The Ethics of Working Remotely: 4 Relevant RPCs for Washington Legal Professionals

Woman with face protective mask

Pursuant to the governor’s orders, many are working remotely. Your ethics obligations remain the same. Here’s a rundown of the basics:

1. Communicate With Your Client

RPC 1.4 requires attorneys and LLLTs to keep clients reasonably informed about the status of the matter. Let your client know how you are handling their matter and how their case may be impacted by the current situation. Keep them apprised of any COVID-19 related court orders that may have an impact on the progress of their case.

2. Maintain Technical Competence

RPC 1.1 requires attorneys to provide competent representation, including understanding the benefits and risks of relevant technology. If you haven’t already, this is the time to get up to speed on running a virtual office, including understanding different platforms available and how to maintain security and confidentiality.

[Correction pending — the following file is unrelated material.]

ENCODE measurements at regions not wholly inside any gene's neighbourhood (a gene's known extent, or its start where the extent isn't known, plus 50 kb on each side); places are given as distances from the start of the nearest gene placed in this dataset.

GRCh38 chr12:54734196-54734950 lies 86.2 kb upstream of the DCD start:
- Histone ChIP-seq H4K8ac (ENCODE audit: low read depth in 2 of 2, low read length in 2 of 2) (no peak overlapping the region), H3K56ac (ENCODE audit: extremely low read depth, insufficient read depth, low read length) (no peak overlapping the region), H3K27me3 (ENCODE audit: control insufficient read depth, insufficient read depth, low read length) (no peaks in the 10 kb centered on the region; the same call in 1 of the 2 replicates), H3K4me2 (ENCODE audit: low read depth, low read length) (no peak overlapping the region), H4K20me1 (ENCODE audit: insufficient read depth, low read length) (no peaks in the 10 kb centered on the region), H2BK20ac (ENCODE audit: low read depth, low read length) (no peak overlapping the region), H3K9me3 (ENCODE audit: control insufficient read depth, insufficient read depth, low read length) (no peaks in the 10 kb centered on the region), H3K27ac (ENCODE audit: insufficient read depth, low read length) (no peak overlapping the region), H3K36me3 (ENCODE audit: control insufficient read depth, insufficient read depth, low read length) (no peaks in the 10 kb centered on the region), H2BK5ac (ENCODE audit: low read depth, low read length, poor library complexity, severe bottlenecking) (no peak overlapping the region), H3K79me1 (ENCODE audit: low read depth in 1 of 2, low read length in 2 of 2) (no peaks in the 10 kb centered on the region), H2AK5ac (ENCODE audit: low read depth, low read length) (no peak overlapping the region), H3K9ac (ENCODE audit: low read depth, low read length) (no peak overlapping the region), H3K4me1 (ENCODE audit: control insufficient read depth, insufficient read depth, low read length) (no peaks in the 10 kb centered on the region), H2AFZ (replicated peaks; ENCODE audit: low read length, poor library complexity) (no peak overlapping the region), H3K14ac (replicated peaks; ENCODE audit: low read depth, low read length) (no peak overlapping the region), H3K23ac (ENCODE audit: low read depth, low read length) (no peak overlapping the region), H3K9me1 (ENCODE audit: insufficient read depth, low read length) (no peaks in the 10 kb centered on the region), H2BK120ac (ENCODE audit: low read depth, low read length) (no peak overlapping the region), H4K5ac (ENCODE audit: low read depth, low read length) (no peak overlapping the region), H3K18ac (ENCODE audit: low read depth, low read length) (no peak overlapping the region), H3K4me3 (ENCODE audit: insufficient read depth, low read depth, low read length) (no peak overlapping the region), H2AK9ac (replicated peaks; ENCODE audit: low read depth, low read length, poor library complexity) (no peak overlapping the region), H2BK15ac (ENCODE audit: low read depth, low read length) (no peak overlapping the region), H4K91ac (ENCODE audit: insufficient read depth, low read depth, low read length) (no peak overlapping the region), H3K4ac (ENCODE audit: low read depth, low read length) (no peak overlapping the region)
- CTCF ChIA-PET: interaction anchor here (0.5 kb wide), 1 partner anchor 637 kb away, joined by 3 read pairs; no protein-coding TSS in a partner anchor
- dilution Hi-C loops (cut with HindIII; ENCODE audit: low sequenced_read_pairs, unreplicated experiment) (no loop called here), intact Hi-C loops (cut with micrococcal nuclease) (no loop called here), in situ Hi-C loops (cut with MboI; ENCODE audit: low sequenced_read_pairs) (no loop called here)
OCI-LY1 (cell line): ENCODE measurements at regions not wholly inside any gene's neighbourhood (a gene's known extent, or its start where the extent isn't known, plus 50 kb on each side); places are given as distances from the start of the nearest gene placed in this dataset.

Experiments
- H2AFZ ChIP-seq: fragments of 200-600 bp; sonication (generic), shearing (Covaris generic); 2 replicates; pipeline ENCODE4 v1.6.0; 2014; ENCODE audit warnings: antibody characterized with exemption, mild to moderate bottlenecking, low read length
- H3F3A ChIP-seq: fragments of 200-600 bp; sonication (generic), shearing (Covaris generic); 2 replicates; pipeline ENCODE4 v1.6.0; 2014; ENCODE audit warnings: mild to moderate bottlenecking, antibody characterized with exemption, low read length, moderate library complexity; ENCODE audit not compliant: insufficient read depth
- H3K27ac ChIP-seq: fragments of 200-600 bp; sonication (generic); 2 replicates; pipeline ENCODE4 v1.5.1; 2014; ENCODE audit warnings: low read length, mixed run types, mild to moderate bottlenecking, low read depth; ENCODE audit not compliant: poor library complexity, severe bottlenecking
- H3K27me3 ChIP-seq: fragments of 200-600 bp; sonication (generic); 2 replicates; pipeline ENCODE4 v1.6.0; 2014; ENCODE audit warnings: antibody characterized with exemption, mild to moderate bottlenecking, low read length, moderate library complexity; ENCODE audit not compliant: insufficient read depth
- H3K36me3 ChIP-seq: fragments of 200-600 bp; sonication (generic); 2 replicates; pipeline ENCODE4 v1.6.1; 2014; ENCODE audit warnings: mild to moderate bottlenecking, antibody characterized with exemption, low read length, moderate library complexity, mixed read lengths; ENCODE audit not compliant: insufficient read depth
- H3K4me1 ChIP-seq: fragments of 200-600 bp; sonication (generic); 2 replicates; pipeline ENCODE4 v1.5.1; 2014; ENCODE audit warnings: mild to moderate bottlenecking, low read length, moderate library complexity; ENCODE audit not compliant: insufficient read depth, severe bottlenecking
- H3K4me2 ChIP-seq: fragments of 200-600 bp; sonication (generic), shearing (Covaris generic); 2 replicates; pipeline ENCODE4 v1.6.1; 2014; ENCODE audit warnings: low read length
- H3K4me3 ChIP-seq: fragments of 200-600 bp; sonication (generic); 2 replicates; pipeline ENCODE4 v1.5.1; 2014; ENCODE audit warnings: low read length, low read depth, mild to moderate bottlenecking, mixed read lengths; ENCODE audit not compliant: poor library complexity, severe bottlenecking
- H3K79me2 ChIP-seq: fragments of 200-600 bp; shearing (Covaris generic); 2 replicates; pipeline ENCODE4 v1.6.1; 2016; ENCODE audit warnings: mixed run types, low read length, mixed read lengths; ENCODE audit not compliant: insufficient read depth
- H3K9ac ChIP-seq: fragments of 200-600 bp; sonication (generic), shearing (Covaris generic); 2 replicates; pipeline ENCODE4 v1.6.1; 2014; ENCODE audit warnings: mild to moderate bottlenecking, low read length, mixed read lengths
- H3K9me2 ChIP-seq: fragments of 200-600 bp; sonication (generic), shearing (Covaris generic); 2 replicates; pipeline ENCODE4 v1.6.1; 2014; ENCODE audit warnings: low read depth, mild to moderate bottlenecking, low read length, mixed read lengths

3. Ensure Confidentiality

In managing your remote office, RPC 1.6 requires legal professionals to take reasonable precautions to safeguard client information, including reasonable precautions to prevent the unauthorized disclosure of or unauthorized access to client information. In working from home, there are many new variables to consider, including: Do you have a dedicated workspace where your conversations will not be overheard? Are you using a shared device that others in your home can access? Is your Wi-Fi password protected? Is it time to set up a private network? Are you using best data-security practices when videoconferencing using systems such as Zoom? See WSBA Ethics Advisory Opinion 201601 on ethical practices of a virtual law office.

4. Act Diligently

RPC 1.3 requires an attorney to act with reasonable diligence and promptness. While we adjust to myriad changes in our personal and professional lives, our obligation to provide attentive representation remains the same.

More to Come

The world is changing rapidly. Keep an eye on NWSidebar for more blogs like this to keep you informed about ethics in the world of coronavirus. In the meantime, stay current on your cases, protect your clients’ interests, and above all, stay healthy!